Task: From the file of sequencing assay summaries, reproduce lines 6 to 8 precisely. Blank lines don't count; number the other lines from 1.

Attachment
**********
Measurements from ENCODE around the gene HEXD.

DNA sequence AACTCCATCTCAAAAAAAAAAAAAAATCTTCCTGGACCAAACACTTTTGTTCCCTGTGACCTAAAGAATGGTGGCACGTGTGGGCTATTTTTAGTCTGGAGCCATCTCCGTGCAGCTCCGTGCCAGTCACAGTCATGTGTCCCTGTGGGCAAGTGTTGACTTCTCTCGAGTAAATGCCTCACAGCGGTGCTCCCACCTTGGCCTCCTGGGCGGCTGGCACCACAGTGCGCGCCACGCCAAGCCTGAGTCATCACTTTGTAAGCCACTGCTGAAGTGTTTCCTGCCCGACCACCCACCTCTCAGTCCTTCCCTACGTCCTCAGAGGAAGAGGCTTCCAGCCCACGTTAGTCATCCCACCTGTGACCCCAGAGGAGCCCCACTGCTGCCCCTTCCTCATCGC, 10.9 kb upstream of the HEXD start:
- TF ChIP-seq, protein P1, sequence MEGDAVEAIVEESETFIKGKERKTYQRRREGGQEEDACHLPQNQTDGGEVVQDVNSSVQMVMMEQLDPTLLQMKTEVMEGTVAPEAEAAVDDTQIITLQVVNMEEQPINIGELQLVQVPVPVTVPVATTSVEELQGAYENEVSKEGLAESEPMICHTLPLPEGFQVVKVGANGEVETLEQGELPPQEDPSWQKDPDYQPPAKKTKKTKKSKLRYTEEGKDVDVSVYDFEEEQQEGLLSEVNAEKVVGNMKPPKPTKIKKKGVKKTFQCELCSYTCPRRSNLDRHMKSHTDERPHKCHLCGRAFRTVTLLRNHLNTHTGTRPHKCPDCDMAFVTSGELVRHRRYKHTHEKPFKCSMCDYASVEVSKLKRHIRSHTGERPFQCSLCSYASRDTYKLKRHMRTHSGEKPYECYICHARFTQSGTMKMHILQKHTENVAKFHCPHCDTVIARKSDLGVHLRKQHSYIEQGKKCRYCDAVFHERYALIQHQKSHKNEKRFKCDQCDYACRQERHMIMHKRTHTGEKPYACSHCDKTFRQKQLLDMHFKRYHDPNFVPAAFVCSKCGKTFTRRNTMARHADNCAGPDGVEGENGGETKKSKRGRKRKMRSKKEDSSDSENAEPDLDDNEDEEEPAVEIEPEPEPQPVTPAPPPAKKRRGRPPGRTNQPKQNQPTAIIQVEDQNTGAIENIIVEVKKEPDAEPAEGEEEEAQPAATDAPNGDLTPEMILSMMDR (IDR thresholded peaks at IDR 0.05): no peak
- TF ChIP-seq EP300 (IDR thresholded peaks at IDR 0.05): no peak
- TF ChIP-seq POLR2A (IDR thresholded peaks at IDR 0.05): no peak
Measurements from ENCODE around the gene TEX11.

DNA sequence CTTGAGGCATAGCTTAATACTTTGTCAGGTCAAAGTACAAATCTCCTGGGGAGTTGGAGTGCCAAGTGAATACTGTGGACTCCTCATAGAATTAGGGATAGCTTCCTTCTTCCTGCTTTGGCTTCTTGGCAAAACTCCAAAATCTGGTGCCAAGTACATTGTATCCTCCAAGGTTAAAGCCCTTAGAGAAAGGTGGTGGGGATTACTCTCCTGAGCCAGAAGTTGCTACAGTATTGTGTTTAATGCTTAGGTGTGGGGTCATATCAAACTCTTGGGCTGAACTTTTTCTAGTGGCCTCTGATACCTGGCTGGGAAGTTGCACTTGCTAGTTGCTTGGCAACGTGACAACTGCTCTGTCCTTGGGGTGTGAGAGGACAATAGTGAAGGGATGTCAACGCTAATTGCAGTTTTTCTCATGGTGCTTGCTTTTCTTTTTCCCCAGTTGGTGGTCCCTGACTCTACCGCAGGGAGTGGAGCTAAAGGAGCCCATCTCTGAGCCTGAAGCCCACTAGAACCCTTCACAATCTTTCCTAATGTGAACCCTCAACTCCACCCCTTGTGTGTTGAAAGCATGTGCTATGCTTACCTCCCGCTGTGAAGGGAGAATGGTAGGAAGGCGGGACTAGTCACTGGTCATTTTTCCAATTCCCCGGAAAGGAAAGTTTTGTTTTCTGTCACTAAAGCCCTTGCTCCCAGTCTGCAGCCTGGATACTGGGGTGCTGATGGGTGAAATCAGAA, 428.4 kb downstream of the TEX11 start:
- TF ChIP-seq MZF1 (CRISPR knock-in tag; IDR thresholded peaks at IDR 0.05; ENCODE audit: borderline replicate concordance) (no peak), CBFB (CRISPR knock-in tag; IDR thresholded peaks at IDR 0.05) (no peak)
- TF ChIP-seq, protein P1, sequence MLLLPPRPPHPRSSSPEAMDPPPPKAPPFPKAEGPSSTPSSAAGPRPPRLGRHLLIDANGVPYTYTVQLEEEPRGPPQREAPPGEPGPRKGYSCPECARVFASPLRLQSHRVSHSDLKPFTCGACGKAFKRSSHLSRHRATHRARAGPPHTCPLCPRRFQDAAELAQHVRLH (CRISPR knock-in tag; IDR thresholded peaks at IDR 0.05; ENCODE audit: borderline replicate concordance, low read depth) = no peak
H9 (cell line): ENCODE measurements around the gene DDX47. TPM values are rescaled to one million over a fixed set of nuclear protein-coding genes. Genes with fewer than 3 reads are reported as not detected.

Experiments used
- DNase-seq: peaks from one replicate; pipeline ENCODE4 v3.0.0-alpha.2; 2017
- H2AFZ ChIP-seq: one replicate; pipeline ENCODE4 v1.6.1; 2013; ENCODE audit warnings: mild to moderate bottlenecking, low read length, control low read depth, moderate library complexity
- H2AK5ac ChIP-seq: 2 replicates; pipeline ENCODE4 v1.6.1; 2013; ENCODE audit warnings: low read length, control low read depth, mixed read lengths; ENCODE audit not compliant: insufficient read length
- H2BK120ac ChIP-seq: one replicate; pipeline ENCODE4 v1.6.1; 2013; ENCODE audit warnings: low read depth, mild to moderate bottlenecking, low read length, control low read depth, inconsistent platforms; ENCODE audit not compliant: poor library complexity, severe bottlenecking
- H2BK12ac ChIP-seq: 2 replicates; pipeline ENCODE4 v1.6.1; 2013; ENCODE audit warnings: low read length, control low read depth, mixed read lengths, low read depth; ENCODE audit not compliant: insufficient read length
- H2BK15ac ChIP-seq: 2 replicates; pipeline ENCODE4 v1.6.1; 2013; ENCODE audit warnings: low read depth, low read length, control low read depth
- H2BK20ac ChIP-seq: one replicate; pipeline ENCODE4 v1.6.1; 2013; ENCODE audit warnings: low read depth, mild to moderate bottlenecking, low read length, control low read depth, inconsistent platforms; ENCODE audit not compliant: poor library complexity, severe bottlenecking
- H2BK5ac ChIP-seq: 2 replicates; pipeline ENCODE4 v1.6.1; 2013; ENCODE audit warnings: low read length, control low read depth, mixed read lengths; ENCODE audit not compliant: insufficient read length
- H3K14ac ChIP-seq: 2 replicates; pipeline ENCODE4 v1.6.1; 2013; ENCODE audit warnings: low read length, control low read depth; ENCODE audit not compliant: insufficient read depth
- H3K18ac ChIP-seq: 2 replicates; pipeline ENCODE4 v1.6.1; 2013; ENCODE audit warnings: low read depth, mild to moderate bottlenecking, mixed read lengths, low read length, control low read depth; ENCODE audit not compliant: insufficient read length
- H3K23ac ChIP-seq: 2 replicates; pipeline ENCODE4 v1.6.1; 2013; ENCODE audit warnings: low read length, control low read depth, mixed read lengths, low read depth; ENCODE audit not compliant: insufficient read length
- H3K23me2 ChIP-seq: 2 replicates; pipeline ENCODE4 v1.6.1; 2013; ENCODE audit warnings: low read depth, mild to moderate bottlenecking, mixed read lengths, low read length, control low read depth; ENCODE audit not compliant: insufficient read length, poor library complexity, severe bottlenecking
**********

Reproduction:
Measurements from ENCODE around the gene TEX11.

DNA sequence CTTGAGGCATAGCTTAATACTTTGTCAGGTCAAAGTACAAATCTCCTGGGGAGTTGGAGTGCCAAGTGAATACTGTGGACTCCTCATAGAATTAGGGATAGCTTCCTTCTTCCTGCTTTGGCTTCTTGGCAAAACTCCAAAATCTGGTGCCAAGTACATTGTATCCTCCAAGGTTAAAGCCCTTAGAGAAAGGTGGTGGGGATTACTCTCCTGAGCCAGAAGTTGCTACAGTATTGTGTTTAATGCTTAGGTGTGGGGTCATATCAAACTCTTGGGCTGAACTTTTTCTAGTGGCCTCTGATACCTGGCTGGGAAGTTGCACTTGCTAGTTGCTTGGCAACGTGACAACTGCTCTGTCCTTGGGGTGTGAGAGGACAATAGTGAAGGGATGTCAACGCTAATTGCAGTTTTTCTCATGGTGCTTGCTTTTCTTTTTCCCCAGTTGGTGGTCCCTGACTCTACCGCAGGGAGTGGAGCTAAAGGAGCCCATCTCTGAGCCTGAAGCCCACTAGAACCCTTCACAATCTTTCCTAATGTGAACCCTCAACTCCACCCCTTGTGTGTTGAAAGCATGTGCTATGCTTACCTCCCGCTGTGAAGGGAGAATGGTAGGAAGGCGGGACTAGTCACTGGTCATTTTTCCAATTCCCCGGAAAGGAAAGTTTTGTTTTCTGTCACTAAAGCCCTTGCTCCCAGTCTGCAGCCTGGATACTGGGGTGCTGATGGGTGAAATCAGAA, 428.4 kb downstream of the TEX11 start:
- TF ChIP-seq MZF1 (CRISPR knock-in tag; IDR thresholded peaks at IDR 0.05; ENCODE audit: borderline replicate concordance) (no peak), CBFB (CRISPR knock-in tag; IDR thresholded peaks at IDR 0.05) (no peak)